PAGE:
After violent events, parents and school personnel can help children feel safe by establishing a sense of normalcy and security and talking with them about their feelings.

  • Reassure children that they are safe.
    • Emphasize that schools are safe
    • Validate children’s feelings by explaining that all feelings are normal when a tragedy occurs
    • Let children talk about their feelings, help them put their feelings in perspective, and help them express their feelings appropriately
  • Spend time with your kids and make time to talk.
    • Let children’s questions guide you about how much information to provide
    • Be patient and watch for clues that children want to talk such as hovering when you do chores, telling stories about things that scare them, asking more questions than usual
    • Encourage children and adolescents to write, play music, or do an art project as an outlet if they prefer activity to talking
    • Engage young children in concrete activities such as drawing, looking at picture books, or imaginative play to help them identify with and express their feelings
  • Keep your explanations age appropriate.
    • Give young children brief, simple information that is balanced with reassurances that their school and homes are safe and that adults are there to protect them
    • Give simple examples of routine school safety such as exterior doors being locked, teachers and aides monitoring kids on the playground, and emergency drills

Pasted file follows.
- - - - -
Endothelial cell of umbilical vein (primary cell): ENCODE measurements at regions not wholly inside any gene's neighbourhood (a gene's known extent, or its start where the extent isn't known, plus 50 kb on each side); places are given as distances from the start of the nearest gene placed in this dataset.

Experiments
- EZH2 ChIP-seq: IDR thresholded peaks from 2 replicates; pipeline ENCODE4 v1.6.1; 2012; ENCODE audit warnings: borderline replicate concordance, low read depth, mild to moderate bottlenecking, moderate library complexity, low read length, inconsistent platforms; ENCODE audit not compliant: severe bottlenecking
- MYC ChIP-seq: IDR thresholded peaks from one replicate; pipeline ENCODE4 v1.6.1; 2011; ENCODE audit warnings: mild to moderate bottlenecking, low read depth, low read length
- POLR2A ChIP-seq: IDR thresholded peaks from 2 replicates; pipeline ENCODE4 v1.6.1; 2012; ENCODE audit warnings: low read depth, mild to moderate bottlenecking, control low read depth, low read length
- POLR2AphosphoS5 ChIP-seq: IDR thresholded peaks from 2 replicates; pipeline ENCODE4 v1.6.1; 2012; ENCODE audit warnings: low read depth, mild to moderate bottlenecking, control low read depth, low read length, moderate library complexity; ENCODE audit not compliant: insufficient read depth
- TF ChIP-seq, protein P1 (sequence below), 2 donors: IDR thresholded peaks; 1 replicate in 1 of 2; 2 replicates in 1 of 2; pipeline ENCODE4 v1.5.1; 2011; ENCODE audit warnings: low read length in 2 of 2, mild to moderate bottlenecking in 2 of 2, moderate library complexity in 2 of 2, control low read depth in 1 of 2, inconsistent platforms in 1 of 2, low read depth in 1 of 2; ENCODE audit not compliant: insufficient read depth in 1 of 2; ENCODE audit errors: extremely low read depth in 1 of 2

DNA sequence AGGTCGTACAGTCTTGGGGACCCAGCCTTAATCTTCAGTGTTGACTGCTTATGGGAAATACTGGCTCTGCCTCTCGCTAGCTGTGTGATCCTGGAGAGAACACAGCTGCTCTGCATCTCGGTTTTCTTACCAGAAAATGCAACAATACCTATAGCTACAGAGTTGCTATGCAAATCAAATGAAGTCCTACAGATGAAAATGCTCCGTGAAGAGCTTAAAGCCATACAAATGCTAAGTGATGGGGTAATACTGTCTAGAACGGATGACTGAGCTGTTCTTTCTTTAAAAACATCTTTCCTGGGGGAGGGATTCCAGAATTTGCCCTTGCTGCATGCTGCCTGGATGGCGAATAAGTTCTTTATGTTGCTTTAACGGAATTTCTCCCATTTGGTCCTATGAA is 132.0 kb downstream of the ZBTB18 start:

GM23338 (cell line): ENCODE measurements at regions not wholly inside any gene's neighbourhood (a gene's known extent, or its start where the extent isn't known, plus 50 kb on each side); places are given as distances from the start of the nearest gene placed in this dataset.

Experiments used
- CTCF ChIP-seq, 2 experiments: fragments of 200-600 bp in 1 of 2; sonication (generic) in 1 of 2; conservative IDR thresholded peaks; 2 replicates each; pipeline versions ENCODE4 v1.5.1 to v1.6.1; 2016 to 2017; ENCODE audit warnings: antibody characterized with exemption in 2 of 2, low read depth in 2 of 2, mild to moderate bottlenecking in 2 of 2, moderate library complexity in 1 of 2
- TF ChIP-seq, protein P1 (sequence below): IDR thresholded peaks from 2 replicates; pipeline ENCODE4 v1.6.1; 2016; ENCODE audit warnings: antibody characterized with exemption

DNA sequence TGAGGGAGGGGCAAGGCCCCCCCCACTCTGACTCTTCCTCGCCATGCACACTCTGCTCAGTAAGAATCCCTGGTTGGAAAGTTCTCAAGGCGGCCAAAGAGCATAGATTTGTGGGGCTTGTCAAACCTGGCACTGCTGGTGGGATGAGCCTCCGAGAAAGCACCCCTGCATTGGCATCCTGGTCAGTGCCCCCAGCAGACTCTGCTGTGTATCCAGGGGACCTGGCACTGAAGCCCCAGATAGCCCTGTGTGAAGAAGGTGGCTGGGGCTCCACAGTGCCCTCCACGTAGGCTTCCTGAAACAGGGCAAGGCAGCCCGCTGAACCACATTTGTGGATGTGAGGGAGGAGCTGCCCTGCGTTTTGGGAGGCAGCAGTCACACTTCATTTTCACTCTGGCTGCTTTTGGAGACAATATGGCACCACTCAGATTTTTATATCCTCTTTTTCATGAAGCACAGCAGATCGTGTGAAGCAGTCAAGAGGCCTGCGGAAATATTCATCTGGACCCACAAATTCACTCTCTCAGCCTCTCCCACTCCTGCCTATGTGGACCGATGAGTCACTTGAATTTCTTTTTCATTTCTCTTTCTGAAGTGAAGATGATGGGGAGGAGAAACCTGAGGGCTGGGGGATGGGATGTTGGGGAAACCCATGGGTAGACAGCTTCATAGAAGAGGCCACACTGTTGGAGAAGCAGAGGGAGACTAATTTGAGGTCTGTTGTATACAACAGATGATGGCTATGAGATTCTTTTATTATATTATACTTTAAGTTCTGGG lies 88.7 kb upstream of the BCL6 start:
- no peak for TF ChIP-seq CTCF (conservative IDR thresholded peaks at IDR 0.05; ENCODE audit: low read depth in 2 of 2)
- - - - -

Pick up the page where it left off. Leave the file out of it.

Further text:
• Review safety procedures and safeguards at school and home.
    • Help children identify at least one adult at school and one adult in the community to whom they should go if they feel threatened
  • Observe children’s habits and behaviors.
    • Watch for changes in behavior, appetite, and sleep patterns that might indicate a child’s level of anxiety or discomfort. In most children, symptoms will ease with reassurance and time
    • Be aware that children who have experienced something traumatic and those with depression, mental illness, or other special needs might have more severe reactions to violent events compared with other children
    • Have children talk with a mental health professional if symptoms persist or behaviors are concerning
  • Limit television and conversation about traumatic events.
    • Don’t let young children watch the news to avoid unnecessary anxiety and confusion
    • When you’re with children and teens, keep the content of your conversations with other adults appropriate for everyone who is listening
    • Limit children and adolescents’ exposure to vengeful, hateful, and angry comments they might misunderstand
  • Maintain a normal routine.
    • Keep a regular schedule to reassure children their lives are continuing normally
    • Ensure that children get plenty of sleep, regular meals, and exercise to promote physical and mental health
    • Encourage children to keep up with their schoolwork and extracurricular activities
    • Don’t push children to do too many activities if they seem overwhelmed
  • Don’t dwell on worst possibilities.
    • Although there’s no guarantee nothing bad will ever happen, emphasize how rare it is that bad things happen